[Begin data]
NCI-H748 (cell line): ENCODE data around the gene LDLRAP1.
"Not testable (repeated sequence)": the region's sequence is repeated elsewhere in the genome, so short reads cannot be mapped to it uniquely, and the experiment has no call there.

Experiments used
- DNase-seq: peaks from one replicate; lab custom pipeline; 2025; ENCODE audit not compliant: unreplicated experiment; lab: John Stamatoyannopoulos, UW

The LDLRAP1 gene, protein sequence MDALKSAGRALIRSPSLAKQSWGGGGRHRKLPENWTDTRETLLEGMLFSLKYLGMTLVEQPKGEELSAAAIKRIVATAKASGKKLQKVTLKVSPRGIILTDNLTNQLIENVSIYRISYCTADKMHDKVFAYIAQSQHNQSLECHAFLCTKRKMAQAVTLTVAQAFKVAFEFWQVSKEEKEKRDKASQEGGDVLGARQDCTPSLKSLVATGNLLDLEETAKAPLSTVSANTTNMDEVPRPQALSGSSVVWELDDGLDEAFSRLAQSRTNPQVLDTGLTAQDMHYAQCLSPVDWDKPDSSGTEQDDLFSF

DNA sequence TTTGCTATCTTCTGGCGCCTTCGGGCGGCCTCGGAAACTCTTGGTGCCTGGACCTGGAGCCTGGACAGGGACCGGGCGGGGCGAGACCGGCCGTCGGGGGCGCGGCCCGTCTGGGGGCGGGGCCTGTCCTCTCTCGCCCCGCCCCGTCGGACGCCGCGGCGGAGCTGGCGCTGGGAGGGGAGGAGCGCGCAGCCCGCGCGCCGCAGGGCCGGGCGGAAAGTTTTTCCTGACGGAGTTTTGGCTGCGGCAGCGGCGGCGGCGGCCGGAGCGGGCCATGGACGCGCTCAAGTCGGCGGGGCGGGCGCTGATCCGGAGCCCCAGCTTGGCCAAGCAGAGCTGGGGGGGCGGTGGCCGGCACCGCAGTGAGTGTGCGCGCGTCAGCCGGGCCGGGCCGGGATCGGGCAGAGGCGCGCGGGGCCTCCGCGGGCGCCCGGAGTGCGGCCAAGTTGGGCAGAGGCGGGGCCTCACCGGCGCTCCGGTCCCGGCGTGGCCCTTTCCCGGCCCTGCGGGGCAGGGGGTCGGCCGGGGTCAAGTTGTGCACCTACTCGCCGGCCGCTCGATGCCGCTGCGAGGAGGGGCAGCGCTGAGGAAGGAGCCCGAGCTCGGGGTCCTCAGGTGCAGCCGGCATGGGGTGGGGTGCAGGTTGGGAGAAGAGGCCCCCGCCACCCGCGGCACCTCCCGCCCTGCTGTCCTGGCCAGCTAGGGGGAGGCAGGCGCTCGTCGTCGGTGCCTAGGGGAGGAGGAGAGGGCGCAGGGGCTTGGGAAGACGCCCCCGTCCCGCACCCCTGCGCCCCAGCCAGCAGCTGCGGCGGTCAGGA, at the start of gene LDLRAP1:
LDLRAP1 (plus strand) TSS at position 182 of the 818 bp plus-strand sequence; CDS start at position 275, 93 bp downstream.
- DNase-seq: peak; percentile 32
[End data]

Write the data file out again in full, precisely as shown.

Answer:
NCI-H748 (cell line): ENCODE data around the gene LDLRAP1.
"Not testable (repeated sequence)": the region's sequence is repeated elsewhere in the genome, so short reads cannot be mapped to it uniquely, and the experiment has no call there.

Experiments used
- DNase-seq: peaks from one replicate; lab custom pipeline; 2025; ENCODE audit not compliant: unreplicated experiment; lab: John Stamatoyannopoulos, UW

The LDLRAP1 gene, protein sequence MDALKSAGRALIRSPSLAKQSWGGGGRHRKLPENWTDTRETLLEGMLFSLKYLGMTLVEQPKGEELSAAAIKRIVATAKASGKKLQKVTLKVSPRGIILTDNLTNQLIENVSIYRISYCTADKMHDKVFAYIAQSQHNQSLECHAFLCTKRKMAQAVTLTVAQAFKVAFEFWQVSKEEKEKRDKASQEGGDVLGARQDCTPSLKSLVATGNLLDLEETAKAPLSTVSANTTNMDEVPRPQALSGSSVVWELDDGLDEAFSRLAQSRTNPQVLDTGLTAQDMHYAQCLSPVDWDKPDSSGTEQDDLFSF

DNA sequence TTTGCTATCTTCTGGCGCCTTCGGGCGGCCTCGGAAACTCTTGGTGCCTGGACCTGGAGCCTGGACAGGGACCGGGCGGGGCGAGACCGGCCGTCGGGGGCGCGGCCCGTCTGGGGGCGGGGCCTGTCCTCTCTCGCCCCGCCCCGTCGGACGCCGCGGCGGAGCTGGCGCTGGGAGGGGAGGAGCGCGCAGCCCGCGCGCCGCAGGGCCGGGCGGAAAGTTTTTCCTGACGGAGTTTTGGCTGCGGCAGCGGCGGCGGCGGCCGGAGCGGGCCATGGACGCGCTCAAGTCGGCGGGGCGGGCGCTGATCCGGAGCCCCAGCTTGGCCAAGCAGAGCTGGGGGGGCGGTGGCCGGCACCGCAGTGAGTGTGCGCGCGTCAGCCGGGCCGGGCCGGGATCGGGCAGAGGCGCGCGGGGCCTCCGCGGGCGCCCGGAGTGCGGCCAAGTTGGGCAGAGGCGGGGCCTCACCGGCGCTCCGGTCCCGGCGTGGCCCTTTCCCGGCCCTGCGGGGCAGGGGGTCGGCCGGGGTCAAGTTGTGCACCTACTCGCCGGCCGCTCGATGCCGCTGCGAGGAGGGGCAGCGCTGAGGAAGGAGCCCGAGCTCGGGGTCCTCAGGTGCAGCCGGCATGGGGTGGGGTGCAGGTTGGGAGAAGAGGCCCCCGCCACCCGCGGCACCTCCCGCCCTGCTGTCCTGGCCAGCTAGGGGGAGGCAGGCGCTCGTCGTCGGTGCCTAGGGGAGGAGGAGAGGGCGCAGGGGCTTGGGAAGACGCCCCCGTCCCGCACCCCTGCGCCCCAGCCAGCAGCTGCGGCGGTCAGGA, at the start of gene LDLRAP1:
LDLRAP1 (plus strand) TSS at position 182 of the 818 bp plus-strand sequence; CDS start at position 275, 93 bp downstream.
- DNase-seq: peak; percentile 32